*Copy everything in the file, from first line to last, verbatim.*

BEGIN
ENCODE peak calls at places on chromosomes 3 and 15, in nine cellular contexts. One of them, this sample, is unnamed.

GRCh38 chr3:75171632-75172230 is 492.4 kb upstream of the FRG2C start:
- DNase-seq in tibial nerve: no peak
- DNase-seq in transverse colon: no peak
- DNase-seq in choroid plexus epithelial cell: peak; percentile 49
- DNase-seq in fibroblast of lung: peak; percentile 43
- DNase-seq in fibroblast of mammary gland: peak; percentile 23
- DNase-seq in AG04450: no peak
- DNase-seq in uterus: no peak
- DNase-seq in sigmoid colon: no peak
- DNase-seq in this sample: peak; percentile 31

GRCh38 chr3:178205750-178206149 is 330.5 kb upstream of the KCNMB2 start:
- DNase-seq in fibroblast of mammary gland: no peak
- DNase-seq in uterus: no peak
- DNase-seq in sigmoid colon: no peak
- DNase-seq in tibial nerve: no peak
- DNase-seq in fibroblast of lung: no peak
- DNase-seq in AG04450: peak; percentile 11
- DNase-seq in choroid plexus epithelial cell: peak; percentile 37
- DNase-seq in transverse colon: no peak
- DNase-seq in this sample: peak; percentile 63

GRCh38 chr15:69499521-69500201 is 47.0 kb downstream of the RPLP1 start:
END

ENCODE peak calls at places on chromosomes 3 and 15, in nine cellular contexts. One of them, this sample, is unnamed.

GRCh38 chr3:75171632-75172230 is 492.4 kb upstream of the FRG2C start:
- DNase-seq in tibial nerve: no peak
- DNase-seq in transverse colon: no peak
- DNase-seq in choroid plexus epithelial cell: peak; percentile 49
- DNase-seq in fibroblast of lung: peak; percentile 43
- DNase-seq in fibroblast of mammary gland: peak; percentile 23
- DNase-seq in AG04450: no peak
- DNase-seq in uterus: no peak
- DNase-seq in sigmoid colon: no peak
- DNase-seq in this sample: peak; percentile 31

GRCh38 chr3:178205750-178206149 is 330.5 kb upstream of the KCNMB2 start:
- DNase-seq in fibroblast of mammary gland: no peak
- DNase-seq in uterus: no peak
- DNase-seq in sigmoid colon: no peak
- DNase-seq in tibial nerve: no peak
- DNase-seq in fibroblast of lung: no peak
- DNase-seq in AG04450: peak; percentile 11
- DNase-seq in choroid plexus epithelial cell: peak; percentile 37
- DNase-seq in transverse colon: no peak
- DNase-seq in this sample: peak; percentile 63

GRCh38 chr15:69499521-69500201 is 47.0 kb downstream of the RPLP1 start: